The supplement was created by a man named Samuel Bart. Samuel used to suffer from severe digestive problems. He frequently experienced serious constipation and uncomfortable bloating. He started researching natural gut health solutions, and he stumbled upon the formula used in SynoGut.

review synogut

Today, according to SynoGut.com, anyone can use SynoGut to support a healthy digestive system. The supplement contains ingredients like bentonite clay, psyllium, and other fiber sources. It also contains natural laxatives, probiotics, and more.

Each bottle of SynoGut is priced at $69. You can exclusively order the supplement online through SynoGut.com.

>>>Click here to order Synogut from the official website for 30% OFF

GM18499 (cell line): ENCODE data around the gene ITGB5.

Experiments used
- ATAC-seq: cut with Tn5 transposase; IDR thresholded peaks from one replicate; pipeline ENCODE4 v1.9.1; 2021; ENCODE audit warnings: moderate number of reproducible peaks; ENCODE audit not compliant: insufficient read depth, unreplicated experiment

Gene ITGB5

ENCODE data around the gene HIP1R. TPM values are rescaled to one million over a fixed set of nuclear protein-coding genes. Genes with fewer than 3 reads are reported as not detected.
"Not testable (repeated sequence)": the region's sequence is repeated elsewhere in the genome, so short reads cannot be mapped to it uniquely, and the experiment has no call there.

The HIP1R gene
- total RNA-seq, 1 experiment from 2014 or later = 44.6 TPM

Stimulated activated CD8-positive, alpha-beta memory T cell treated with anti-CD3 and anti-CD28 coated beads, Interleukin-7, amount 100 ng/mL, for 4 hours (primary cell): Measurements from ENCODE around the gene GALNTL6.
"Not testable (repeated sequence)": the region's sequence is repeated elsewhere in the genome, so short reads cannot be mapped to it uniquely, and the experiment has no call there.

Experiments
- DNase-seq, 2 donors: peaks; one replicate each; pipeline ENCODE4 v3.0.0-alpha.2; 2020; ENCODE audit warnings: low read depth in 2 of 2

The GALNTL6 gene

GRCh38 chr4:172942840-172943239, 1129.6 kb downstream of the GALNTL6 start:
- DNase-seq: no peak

How SynoGut works

As a natural supplement, SynoGut relies on fiber, natural laxatives, and probiotics to give your body the tools it needs to relieve pain and discomfort in your stomach. Each serving is packed full of fiber to pull toxins from your colon and natural stool softeners to give you relief from constipation and irregularity. Each capsule also contains various probiotics and prebiotics to help reduce bloating, gas buildup, and inflammation.

Here are the main components in SynoGut that make it work :


Fiber is the star of the show in this supplement, along with several other components. The fiber comes from natural plant extracts. The accessory uses psyllium husk, black walnut hull extract, oat bran, flaxseed, apple pectin, and glucomannan root — all of which are popular natural sources of fiber.

Natural laxatives

SynoGut contains natural laxatives that help the digestive system function more smoothly and quickly: aloe vera and prune extract. These natural laxatives have been used for centuries to aid digestion and help relieve constipation without damaging the body.

Detoxification aids